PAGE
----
Atomic Theory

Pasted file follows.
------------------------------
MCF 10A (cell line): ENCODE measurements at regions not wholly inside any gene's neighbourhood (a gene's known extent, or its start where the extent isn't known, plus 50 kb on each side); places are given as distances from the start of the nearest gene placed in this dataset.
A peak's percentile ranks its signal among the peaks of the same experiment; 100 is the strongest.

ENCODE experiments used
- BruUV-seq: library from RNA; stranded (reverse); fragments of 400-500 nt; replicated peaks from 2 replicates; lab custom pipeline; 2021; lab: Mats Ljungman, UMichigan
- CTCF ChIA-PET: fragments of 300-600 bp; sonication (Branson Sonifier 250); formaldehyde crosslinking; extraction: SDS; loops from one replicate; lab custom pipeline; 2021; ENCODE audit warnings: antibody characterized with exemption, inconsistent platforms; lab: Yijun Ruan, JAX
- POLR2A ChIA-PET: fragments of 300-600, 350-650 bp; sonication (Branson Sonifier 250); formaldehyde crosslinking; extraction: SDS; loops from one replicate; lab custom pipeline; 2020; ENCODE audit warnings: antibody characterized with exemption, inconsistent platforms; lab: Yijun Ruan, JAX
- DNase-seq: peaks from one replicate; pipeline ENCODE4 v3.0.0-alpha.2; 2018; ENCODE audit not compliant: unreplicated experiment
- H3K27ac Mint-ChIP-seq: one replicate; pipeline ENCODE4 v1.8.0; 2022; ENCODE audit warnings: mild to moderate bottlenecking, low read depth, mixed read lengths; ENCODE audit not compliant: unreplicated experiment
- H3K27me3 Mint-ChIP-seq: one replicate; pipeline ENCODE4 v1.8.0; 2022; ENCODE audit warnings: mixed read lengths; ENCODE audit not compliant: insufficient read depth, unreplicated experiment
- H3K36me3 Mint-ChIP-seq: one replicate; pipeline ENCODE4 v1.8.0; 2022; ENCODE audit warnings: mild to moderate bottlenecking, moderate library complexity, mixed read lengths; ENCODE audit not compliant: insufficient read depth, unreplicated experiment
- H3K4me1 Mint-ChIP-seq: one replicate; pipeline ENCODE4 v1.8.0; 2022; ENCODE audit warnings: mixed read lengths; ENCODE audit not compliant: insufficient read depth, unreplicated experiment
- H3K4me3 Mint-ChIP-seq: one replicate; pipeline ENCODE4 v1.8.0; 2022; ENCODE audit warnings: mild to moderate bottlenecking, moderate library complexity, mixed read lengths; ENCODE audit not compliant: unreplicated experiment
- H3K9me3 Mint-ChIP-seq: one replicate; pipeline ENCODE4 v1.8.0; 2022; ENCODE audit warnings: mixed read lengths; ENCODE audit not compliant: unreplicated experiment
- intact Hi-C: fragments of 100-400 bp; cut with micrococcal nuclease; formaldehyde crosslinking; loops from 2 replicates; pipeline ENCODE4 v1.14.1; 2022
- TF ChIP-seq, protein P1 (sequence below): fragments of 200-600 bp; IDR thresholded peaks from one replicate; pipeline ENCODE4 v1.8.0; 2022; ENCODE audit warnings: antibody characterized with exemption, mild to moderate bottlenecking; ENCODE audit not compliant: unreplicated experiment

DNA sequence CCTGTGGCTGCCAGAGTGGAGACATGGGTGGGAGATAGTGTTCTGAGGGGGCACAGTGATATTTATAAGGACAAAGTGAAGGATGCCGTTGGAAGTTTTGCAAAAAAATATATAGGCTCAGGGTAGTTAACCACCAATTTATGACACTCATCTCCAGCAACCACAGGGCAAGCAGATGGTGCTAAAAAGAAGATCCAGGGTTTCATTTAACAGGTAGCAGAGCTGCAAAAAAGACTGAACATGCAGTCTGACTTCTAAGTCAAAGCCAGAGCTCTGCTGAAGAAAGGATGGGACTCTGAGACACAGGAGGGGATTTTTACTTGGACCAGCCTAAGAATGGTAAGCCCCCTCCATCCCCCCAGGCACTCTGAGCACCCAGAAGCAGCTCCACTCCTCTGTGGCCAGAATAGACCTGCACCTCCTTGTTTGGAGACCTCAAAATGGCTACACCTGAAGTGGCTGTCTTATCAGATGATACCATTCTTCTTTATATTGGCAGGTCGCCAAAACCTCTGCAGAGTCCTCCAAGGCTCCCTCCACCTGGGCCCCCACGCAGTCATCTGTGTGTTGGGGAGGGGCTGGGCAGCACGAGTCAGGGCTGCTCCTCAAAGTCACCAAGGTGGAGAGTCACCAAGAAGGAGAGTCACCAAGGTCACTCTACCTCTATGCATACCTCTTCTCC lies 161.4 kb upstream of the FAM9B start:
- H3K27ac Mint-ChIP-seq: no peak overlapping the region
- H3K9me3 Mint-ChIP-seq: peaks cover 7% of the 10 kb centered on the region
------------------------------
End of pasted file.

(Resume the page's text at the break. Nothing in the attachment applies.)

All matter is made of atoms. In 470 BC Democritus suggested that a substance can be cut over and over to get to the tiniest piece of that substance that contains all of the properties of the larger piece. In doing so, he proposed the existence of an atom. The word atom comes from the Greek word “atomos” which means not-cut. Aristotle, an influential thinker, rejected the idea of the atom. Since his teachings were revered, the concept of the atom was lost for 2,000 years. In 1803, John Dalton resurrected the concept of the atom. Lord Rutherford refined the concept of atoms by explaining that atoms consist largely of empty space. After conducting his Gold Foil Experiment, Rutherford deduced that all atoms had a small dense positively charged center portion of particles (protons) and stated that negatively charged particles (electrons) surround the nucleus of positively charged particles and take up most of the space of the atom. Niels Bohr (Rutherford’s student) refined Rutherford’s planetary model of the atom by suggesting that electrons must exist in fixed paths or orbits. The Modern Model uses Bohr’s idea of energy levels for electrons but does refer to the direct path of the electron. Instead, it speaks about the probability of finding an electron in a certain position